A wiki for randomly-generated cool stuff

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Ever wanted to know how some computer games randomly create scenarios, landscapes and the like? Bookmark the Procedural Generation Wiki, a fledgling home for the mindbending programming concepts that make it possible.

It’s all about creating the rules but letting a computer do all the work, then watching like a baffled god as unexpected wonders evolve before one’s eyes. There’s everthing from visual art generated on-the-go, to entire worlds modeled with landscapes, climates and histories. It let 1984′s Elite contain an universe to explore in only 32kb of RAM; next year’s Spore will bottle similar magic for a new generation of gamers.

Created by Roguelike developer Andrew Doull, the wiki’s only got a few articles so far, including a bumper list of games that use procedural techniques and Doull’s six-part article, The Death of the Level Designer. Doull laments the lack of cellular automata-based content. Hear Hear! Sick of fractals, I once made a CA-based terrain generator.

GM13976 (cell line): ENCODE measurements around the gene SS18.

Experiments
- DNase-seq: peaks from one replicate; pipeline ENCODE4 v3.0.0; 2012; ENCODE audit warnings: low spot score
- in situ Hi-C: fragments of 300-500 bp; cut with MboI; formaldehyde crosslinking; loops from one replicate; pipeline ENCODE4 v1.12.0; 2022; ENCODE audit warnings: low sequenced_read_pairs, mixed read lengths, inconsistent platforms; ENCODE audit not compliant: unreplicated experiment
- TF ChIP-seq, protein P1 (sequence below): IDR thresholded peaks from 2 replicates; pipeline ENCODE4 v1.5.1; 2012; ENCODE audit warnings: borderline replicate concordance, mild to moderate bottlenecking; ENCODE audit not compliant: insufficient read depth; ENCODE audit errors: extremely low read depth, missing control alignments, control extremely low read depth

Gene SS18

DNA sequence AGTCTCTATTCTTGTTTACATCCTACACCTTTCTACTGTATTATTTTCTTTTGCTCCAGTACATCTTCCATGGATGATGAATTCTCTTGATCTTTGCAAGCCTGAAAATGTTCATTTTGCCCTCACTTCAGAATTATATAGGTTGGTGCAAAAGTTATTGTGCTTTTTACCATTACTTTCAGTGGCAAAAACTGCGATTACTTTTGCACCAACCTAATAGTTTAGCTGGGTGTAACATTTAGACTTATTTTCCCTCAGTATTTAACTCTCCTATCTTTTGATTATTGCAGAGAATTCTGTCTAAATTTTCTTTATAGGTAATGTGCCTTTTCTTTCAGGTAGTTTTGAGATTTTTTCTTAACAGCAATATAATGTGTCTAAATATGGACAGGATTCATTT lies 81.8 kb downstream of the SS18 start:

What they want… [ASCII Dreams]

About Rob Beschizza

Rob Beschizza is the Managing Editor of Boing Boing. He's @beschizza on Twitter and can be found on Facebook too. Email is dead, but you can try your luck at besc...@gmail.com
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6 Responses to A wiki for randomly-generated cool stuff

  1. picklefactory says:

    Dwarf Fortress, the game pictured in the screenshot above (this is the ‘world’ view) makes NetHack look like Pong.

    Plenty more details at Bay 12 games’ website.

  2. zuzu says:

    Procedural synthesis is where it’s at, precisely because of the declarative programming model of “creating the rules but letting a computer do all the work”. Check out .kkrieger

  3. Andrew Doull says:

    Thanks for the link guys. Contributors welcome: unfortunately, a useful wiki is one of those things you can’t procedurally produce.

  4. mdhatter says:

    Rogue rules, but Nethack is better.

  5. Bill Higgins-- Beam Jockey says:

    There’s a great chapter on “Elite” (a space-conquering game for the BBC Acorn circa 1984) in Francis Spufford’s book The Backroom Boys: The Secret Return of the British Boffin , and you can read a version of it here.

  6. PKMousie says:

    What??? Diablo/Diablo II’s page is empty? They’re not even listed under ‘Major’ PCG Games?

    Having written a ton of the random level generator for D2, I am somewhat incensed.

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